The observation category is tricky. Susan Jaffe (Kaiser Health News, September 11, 2014, 12:40 pm) talks about this in her article, “Difference between hospital admission, observation can be pricey” (Bangor Daily News). This is an excellent article and I recommend that you read it for yourself. She notes that you might “stay overnight in a room with a bed, receive treatment, diagnostic tests and drugs.” You are not healthy enough to go home but not sick enough to be admitted. The hospital keeps you for “observation,” which is “actually a type of outpatient service.” Some supplemental insurance policies (like the one that my husband has) will reimburse patients for time spent in the hospital. When submitting a claim, you must document category, admit and discharge times.
After entering her office, it took a few minutes to get the attention of the medical records clerk. She was doing something else, and I had to clear my throat several times before she looked up. I asked for paperwork reflecting the details of my husband’s stay in the ER. She spent a few minutes at her computer, and then gave me forms indicating that he had only been afforded “service” from the time that we entered the ER to the time that he was logged-in as “formally admitted” to the ER (20 hours later). The paperwork also indicated that a decision was made that he could go home apparently within an hour of being “formally admitted.”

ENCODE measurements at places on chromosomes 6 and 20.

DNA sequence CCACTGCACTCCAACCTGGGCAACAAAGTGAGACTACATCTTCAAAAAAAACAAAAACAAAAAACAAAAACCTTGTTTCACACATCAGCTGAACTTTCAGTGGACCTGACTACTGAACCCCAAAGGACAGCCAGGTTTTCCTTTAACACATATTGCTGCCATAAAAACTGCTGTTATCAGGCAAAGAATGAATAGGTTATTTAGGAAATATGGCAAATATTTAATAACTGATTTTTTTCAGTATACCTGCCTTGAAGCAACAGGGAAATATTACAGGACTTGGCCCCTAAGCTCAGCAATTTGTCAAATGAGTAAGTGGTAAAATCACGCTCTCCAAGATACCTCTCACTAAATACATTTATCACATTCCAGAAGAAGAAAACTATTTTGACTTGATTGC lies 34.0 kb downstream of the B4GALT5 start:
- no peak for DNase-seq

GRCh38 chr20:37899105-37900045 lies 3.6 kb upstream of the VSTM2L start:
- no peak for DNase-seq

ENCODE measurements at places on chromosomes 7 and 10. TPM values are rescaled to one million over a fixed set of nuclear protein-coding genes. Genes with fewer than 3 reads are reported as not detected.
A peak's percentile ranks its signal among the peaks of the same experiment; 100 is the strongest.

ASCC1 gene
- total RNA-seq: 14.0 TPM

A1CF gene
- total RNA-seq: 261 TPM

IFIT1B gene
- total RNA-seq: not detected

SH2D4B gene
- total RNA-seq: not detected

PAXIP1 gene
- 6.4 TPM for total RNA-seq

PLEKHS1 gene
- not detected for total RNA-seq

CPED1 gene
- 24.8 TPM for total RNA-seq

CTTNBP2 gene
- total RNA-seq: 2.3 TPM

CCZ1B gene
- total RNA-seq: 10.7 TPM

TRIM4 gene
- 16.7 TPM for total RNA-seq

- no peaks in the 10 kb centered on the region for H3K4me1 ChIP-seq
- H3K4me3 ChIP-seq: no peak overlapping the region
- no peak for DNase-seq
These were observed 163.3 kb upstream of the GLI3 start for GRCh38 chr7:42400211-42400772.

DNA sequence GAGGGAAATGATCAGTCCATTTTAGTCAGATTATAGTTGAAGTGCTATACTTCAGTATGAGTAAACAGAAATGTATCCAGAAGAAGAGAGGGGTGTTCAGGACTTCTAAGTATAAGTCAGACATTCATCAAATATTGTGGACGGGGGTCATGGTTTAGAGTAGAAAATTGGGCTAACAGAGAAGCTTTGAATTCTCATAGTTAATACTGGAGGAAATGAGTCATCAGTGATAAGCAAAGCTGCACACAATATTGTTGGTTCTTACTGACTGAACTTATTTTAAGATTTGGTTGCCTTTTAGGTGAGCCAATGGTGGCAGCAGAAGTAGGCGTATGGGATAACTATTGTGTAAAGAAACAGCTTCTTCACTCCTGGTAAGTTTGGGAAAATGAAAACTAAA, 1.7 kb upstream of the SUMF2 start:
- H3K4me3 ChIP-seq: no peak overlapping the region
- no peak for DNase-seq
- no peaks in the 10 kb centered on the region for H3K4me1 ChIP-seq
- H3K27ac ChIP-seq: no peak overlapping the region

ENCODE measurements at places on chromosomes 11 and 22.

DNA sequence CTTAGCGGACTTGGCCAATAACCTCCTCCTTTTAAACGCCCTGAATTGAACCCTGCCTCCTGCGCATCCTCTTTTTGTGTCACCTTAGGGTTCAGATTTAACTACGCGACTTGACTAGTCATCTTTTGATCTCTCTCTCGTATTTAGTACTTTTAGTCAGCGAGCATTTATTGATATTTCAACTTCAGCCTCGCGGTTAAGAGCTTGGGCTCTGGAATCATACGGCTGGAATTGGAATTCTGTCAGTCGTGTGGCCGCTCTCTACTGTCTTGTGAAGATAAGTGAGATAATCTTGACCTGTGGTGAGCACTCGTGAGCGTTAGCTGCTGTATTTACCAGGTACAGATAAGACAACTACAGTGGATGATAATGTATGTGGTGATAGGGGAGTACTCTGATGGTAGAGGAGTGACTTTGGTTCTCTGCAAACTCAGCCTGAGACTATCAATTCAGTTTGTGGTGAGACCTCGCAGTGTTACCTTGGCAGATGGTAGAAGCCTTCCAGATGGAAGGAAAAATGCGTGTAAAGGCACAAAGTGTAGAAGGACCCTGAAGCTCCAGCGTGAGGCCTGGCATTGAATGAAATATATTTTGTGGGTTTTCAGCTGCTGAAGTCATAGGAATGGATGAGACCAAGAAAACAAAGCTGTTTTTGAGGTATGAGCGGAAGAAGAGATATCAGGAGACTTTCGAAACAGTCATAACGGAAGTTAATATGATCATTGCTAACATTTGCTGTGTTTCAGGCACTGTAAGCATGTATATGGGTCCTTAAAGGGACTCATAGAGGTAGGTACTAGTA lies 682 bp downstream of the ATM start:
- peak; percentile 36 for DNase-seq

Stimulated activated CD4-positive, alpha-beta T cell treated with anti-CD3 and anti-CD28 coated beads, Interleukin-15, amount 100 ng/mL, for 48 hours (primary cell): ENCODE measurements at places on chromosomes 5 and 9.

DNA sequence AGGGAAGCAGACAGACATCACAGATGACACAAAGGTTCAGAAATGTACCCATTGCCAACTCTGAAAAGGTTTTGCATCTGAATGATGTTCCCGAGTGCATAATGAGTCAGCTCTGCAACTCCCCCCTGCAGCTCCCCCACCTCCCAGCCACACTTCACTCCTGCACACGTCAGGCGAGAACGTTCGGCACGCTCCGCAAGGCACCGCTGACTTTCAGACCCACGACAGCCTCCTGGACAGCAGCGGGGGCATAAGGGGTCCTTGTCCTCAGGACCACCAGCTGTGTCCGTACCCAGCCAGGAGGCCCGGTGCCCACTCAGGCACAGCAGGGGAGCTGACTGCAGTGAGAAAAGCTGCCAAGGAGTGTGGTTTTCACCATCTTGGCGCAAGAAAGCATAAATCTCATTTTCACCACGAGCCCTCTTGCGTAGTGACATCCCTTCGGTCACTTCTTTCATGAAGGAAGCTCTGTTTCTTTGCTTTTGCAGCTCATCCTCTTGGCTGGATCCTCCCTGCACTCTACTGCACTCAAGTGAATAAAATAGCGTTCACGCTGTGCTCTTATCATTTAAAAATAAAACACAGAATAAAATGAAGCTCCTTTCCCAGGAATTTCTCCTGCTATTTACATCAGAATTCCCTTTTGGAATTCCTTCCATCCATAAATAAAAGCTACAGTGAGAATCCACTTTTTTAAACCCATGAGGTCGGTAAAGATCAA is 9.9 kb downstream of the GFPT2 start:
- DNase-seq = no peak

I asked for clarification regarding the service “category” and was told that I could not get any additional information. I asked again, and was given the same response. She just didn’t seem interested in my request. My attempts to explain why I needed the information were met with abruptness and impatience, almost to the point of being rude. Her vibrations definitely gave me the feeling that I was bothering her and she wanted me to leave as soon as possible. I tried to remain hopeful that all would go well, and focused on my mantra: caregivers keep positive energy when faced with negativity. However, she soon ended the conversation by walking away and going back to whatever it was that she was doing when I entered her office.
Now, I’ll admit that I left that room feeling more than just annoyed by what had happened. I went there to do something good for someone else and this was the thanks I got. It was getting harder and harder for me to recall my mantra: caregivers keep positive energy when faced with negativity. I could feel that I was working myself into a tizzy. I felt increasingly drained of energy. I was starting to get a headache and felt like there was a weight on my chest. The only possible action that I could imagine was to retaliate by getting the attention of someone (for example, her supervisor) who could “ping her” for disrespecting me, disregarding my need, and minimizing my concerns. But, doing so would cause me to have to go back in her office, question her for this information, possibly go to another office, and spend more time in that building.